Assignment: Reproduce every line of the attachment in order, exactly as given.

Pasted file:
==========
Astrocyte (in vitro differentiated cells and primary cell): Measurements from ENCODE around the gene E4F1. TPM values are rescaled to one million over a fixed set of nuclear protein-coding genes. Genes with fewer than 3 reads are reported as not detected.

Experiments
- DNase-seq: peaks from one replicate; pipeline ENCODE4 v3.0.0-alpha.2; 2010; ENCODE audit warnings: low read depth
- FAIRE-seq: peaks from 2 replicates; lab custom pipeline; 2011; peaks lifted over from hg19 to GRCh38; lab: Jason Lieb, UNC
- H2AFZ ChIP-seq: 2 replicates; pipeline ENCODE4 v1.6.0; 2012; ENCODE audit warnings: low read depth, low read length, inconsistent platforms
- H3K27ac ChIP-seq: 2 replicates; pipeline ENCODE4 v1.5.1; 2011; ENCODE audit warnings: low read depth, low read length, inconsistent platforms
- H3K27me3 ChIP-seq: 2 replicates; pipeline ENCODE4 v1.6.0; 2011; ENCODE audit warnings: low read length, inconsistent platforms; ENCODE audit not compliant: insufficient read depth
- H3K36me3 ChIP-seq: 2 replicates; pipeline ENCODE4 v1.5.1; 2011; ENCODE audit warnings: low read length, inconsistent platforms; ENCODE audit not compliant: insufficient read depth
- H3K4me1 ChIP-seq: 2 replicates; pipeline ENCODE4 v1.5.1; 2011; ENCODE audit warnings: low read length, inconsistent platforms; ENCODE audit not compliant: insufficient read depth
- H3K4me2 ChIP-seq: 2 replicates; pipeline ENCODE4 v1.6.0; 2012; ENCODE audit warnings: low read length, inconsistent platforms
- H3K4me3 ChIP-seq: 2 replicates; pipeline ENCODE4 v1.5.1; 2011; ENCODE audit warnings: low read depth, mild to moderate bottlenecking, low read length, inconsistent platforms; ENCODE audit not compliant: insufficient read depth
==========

Astrocyte (in vitro differentiated cells and primary cell): Measurements from ENCODE around the gene E4F1. TPM values are rescaled to one million over a fixed set of nuclear protein-coding genes. Genes with fewer than 3 reads are reported as not detected.

Experiments
- DNase-seq: peaks from one replicate; pipeline ENCODE4 v3.0.0-alpha.2; 2010; ENCODE audit warnings: low read depth
- FAIRE-seq: peaks from 2 replicates; lab custom pipeline; 2011; peaks lifted over from hg19 to GRCh38; lab: Jason Lieb, UNC
- H2AFZ ChIP-seq: 2 replicates; pipeline ENCODE4 v1.6.0; 2012; ENCODE audit warnings: low read depth, low read length, inconsistent platforms
- H3K27ac ChIP-seq: 2 replicates; pipeline ENCODE4 v1.5.1; 2011; ENCODE audit warnings: low read depth, low read length, inconsistent platforms
- H3K27me3 ChIP-seq: 2 replicates; pipeline ENCODE4 v1.6.0; 2011; ENCODE audit warnings: low read length, inconsistent platforms; ENCODE audit not compliant: insufficient read depth
- H3K36me3 ChIP-seq: 2 replicates; pipeline ENCODE4 v1.5.1; 2011; ENCODE audit warnings: low read length, inconsistent platforms; ENCODE audit not compliant: insufficient read depth
- H3K4me1 ChIP-seq: 2 replicates; pipeline ENCODE4 v1.5.1; 2011; ENCODE audit warnings: low read length, inconsistent platforms; ENCODE audit not compliant: insufficient read depth
- H3K4me2 ChIP-seq: 2 replicates; pipeline ENCODE4 v1.6.0; 2012; ENCODE audit warnings: low read length, inconsistent platforms
- H3K4me3 ChIP-seq: 2 replicates; pipeline ENCODE4 v1.5.1; 2011; ENCODE audit warnings: low read depth, mild to moderate bottlenecking, low read length, inconsistent platforms; ENCODE audit not compliant: insufficient read depth